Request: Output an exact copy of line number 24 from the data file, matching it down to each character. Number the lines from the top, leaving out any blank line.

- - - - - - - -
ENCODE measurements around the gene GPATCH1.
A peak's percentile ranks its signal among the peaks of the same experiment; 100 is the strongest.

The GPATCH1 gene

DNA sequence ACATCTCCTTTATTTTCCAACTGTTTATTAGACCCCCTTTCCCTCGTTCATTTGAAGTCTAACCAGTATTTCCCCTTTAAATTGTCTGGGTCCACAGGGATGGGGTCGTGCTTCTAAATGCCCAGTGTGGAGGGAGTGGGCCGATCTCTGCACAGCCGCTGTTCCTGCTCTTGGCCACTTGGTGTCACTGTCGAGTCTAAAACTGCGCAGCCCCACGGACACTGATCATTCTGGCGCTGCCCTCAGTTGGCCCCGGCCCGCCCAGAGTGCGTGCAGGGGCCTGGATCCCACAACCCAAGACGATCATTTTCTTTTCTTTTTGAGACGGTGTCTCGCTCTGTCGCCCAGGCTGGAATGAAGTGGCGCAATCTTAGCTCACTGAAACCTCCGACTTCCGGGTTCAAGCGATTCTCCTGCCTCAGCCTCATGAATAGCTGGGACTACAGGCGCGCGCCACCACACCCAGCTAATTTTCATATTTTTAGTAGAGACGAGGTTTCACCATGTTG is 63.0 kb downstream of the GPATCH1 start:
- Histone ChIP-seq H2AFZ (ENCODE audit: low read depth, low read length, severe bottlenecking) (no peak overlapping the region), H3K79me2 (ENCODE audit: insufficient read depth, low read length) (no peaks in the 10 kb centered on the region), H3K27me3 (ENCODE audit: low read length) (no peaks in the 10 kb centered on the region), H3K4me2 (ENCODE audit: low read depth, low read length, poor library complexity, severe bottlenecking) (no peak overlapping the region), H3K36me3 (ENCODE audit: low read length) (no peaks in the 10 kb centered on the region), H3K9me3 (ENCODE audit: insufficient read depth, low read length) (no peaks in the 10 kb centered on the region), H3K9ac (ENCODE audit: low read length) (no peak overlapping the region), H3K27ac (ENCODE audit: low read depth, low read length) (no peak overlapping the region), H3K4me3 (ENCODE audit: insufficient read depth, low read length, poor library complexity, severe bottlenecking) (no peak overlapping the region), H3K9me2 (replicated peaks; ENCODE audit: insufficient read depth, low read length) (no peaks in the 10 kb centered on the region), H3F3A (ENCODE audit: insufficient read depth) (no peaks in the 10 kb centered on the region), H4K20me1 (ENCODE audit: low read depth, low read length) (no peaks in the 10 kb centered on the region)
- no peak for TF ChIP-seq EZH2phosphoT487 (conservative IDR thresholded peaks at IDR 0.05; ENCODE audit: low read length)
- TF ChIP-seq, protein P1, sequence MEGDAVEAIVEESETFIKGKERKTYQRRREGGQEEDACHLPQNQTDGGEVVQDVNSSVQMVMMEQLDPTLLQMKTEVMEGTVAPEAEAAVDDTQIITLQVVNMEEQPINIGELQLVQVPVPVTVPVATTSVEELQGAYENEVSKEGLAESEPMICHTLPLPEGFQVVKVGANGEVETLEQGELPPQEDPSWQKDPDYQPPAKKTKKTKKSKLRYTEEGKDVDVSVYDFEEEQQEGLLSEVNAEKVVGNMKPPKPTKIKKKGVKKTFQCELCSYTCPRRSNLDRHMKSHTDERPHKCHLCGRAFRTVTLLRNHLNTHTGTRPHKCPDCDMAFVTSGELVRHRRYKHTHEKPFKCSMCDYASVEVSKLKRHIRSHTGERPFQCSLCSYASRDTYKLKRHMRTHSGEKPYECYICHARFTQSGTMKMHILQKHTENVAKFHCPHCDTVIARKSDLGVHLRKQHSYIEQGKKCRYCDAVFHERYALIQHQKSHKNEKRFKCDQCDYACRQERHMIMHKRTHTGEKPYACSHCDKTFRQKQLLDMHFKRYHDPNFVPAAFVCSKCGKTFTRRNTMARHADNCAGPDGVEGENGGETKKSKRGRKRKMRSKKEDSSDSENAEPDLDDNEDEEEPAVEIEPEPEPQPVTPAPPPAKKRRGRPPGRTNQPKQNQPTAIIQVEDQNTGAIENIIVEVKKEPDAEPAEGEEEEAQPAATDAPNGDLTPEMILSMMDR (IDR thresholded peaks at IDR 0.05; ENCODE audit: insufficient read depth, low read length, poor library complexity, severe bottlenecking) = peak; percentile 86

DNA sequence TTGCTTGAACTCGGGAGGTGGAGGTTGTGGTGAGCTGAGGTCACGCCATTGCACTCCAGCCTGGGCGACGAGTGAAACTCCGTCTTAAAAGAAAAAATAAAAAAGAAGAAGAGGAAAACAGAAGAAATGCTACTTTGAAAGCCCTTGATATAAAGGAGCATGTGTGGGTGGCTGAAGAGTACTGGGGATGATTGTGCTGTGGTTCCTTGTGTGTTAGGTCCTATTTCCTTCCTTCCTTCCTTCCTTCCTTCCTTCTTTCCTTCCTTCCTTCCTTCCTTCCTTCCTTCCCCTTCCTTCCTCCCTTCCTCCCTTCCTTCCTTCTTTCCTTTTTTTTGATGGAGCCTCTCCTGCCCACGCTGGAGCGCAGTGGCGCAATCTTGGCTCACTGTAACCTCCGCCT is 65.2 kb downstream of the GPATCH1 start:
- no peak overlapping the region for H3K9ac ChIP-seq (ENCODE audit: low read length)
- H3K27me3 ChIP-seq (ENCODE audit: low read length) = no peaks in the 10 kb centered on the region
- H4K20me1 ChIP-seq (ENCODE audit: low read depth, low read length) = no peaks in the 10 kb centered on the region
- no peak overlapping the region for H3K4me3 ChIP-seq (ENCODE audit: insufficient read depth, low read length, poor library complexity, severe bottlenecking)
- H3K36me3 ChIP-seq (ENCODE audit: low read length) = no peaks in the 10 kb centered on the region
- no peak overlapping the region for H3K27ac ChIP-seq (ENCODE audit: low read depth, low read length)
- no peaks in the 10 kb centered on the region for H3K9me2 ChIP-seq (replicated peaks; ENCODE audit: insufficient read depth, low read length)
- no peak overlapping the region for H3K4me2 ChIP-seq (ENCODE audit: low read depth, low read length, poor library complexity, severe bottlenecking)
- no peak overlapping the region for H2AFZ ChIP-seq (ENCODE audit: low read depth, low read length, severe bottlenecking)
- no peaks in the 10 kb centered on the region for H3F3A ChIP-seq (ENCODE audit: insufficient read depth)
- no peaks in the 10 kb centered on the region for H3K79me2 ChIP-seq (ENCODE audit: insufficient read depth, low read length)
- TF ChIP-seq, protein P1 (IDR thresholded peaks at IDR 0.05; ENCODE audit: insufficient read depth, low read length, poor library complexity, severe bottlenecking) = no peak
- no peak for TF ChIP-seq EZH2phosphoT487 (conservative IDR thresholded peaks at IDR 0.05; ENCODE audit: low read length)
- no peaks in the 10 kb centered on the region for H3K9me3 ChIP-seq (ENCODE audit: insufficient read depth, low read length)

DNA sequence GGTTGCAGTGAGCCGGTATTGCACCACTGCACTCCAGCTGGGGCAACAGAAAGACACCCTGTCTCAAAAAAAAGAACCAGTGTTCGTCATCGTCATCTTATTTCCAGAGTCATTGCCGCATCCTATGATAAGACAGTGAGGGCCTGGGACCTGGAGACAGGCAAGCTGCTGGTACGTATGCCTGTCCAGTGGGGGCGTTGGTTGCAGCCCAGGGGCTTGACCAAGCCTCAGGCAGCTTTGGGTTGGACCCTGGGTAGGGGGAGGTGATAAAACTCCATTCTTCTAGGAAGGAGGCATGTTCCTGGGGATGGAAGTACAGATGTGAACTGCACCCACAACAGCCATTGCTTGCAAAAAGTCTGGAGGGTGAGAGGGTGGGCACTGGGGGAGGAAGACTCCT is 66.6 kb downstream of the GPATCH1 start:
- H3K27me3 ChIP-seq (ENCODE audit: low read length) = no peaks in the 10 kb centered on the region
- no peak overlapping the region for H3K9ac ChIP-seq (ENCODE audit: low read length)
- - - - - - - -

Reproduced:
- H3K27me3 ChIP-seq (ENCODE audit: low read length) = no peaks in the 10 kb centered on the region